The first of the five cases, and the only one from the courts, is that of Chen Hai’ou, chief judge of the #2 civil division of the Beijing Higher People’s Court (and judicial committee member). Chen seems to be well-known as a bankruptcy law specialist and was likely known to counterparts on the Supreme People’s Court.

According to the press release, Chen received an administrative penalty and has been transferred away from doing trial work because he involved himself in a case that was not within his authority In violation of March, 2015 Central Political Legal Committee regulations on judicial personnel prying into cases.  Some more specific conflict of interest allegations against Chen remain posted on the Internet, although other allegations (and photos) on other sites have been taken down.  It seems likely that these led to his downfall.

Supreme People’s Court‘s sunshine cure for corruption in commutation and parole procedures

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Prisoner choosing commutation & parole options from corrupt jail official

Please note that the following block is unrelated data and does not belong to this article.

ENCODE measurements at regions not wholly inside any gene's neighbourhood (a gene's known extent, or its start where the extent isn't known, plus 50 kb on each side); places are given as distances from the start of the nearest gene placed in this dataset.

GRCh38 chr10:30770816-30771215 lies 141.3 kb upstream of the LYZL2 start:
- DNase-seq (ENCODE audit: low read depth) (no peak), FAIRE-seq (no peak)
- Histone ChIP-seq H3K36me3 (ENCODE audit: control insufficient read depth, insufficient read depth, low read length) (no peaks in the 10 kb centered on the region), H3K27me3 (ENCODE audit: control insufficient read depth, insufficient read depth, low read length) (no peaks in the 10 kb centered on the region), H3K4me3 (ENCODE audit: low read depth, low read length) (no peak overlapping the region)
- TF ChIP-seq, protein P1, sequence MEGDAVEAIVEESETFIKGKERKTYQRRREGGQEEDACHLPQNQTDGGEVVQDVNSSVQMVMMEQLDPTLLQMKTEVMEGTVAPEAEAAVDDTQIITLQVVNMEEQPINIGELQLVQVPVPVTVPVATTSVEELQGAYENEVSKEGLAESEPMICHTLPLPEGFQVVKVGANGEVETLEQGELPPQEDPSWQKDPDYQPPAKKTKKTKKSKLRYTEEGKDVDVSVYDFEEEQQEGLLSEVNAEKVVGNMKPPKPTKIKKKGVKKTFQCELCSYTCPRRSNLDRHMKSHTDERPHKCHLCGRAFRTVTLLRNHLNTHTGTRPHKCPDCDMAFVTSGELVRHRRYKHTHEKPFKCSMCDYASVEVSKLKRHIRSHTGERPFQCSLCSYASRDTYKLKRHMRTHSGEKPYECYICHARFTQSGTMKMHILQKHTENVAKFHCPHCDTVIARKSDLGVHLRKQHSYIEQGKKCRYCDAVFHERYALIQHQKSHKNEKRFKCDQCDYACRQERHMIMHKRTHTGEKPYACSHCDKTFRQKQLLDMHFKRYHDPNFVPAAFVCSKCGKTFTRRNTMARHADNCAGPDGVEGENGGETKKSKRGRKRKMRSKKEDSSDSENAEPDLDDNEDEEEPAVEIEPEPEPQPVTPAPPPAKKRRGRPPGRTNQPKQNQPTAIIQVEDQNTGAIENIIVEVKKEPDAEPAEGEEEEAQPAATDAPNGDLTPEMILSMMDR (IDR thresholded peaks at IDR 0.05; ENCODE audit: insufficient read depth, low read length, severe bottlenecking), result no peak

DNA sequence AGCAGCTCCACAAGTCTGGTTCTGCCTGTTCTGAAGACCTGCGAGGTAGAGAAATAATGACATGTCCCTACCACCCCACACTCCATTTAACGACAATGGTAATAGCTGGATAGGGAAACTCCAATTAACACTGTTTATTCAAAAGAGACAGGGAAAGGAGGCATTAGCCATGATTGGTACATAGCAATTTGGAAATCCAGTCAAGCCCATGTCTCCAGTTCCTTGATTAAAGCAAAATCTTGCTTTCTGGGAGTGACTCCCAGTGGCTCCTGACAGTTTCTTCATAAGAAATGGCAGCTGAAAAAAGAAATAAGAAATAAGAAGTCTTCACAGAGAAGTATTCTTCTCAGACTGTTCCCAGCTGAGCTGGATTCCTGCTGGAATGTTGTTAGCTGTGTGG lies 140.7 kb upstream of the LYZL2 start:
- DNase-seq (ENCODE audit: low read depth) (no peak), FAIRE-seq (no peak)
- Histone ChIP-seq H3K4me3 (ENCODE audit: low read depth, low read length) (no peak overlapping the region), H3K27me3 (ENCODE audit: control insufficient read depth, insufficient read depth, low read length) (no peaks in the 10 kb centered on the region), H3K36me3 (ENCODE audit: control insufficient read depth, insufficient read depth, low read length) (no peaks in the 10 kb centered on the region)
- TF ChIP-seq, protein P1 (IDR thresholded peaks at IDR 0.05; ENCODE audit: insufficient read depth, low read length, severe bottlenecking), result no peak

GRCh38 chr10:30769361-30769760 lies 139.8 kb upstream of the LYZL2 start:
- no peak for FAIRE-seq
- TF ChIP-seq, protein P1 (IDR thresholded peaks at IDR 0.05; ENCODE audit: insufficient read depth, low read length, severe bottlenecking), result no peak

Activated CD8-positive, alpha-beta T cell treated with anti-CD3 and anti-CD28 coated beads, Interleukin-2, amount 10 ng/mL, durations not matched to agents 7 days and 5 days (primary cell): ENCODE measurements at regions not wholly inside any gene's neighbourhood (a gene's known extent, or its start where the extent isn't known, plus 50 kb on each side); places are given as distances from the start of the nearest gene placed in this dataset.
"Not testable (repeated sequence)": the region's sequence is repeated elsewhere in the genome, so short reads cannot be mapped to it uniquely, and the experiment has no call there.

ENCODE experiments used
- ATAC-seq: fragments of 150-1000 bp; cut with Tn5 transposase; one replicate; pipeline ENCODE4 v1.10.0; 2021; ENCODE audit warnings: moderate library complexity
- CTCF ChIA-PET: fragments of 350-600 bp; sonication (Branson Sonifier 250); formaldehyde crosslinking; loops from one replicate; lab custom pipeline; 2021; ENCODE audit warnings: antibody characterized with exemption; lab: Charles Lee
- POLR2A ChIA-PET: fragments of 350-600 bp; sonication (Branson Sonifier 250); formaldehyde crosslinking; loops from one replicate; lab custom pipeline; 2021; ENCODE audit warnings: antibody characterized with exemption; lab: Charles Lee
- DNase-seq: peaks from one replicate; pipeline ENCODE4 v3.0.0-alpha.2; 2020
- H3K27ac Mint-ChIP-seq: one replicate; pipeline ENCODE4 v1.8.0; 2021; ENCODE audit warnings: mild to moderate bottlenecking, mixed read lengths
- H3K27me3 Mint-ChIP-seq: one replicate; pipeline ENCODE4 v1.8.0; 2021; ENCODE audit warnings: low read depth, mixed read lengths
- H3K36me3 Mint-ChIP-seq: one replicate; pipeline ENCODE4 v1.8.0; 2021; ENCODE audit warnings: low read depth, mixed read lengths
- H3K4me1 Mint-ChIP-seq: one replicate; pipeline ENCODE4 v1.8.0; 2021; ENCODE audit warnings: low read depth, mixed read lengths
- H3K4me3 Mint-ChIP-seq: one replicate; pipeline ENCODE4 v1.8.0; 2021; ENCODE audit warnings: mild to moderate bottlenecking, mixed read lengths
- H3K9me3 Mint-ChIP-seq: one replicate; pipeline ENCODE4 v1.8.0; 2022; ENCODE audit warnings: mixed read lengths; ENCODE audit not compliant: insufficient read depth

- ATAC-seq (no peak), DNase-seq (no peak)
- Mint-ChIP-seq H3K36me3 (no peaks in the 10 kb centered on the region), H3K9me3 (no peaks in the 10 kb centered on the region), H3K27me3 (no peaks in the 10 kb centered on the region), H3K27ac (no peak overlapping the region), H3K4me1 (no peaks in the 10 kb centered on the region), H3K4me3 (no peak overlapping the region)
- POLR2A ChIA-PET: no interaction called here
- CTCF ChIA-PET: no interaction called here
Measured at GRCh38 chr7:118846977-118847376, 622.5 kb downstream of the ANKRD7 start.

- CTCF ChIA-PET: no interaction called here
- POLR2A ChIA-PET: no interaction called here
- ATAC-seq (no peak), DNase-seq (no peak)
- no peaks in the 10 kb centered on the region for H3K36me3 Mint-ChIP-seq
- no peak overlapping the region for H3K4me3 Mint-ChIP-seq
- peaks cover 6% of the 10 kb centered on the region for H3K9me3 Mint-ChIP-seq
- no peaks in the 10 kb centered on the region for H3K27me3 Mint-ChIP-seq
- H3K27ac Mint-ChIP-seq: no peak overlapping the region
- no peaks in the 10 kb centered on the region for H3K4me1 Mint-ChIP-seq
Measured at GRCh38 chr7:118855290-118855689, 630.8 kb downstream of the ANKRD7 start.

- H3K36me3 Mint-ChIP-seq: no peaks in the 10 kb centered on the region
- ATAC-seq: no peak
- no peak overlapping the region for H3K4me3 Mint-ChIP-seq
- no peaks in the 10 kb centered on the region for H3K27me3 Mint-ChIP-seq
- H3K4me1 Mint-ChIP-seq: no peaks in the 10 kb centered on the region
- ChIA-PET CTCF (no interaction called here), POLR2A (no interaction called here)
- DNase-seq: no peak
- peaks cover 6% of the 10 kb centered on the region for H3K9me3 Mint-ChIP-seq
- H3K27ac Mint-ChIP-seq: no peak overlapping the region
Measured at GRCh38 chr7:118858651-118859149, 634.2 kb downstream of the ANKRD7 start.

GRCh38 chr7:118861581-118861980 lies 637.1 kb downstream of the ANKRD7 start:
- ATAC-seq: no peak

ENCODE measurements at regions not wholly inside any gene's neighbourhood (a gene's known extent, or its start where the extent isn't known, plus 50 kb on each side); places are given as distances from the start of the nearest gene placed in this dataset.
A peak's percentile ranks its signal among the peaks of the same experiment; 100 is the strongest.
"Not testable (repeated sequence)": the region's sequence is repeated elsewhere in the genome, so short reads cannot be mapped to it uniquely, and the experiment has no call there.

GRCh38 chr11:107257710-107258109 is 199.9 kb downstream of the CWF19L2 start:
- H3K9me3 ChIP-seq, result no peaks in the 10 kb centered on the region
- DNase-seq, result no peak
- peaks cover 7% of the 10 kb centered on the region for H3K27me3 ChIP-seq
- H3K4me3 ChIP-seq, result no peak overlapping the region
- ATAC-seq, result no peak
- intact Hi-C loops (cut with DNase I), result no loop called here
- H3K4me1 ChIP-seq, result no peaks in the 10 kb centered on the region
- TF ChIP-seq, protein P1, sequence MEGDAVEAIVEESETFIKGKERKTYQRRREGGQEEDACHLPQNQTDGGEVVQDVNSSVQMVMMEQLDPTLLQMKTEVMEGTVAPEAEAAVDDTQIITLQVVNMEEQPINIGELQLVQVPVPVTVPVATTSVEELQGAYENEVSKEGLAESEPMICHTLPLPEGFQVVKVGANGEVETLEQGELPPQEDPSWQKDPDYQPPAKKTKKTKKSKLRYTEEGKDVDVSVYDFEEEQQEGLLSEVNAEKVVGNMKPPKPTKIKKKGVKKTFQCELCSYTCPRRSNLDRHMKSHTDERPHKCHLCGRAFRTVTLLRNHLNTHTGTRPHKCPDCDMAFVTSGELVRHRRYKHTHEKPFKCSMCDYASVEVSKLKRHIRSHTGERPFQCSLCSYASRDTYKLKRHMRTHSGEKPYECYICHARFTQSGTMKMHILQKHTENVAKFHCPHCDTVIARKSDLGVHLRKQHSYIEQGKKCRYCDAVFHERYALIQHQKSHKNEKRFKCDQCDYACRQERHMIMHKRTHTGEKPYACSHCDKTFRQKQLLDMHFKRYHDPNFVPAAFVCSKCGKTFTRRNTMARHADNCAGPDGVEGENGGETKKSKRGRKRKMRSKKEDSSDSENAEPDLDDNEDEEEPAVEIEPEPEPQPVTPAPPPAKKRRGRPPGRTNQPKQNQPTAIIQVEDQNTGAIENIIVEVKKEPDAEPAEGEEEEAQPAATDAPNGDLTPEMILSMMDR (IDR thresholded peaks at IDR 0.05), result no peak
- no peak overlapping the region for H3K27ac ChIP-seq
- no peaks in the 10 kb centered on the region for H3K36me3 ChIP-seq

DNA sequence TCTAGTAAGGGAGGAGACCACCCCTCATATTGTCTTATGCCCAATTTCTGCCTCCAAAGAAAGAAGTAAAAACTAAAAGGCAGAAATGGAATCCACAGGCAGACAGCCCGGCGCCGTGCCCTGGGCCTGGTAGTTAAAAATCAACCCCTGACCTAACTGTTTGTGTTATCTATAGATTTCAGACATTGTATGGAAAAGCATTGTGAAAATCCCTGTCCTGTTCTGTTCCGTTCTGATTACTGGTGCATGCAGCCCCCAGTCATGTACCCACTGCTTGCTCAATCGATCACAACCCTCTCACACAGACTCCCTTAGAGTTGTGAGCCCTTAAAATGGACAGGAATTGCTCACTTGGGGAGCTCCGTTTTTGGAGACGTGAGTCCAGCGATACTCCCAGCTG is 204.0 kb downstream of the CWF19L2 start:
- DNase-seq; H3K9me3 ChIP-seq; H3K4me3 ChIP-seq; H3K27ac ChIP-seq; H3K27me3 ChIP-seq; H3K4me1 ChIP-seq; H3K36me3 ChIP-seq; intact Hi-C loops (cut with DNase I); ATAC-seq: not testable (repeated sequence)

Before Chinese new year, the Supreme People’s Court held a news conference  to highlight its accomplishments in reforming parole procedures. The previous procedures (or lack of them) (as described below) appeared to have been a money-spinner for prison officials. The reform in parole procedures highlights the value that current Chinese legal policy places on Justice Louis D. Brandeis’s wisdom (without citing him):

“Publicity is justly commended as a remedy for social and industrial diseases. Sunlight is said to be the best of disinfectants…”

The change in parole procedures also are a good example of how results of investigations by the Central Commission for Discipline Inspection (CCDI) and Central Political and Legal Committee policy documents are eventually are translated into improvements in legal procedures.

The reforms to parole procedures include: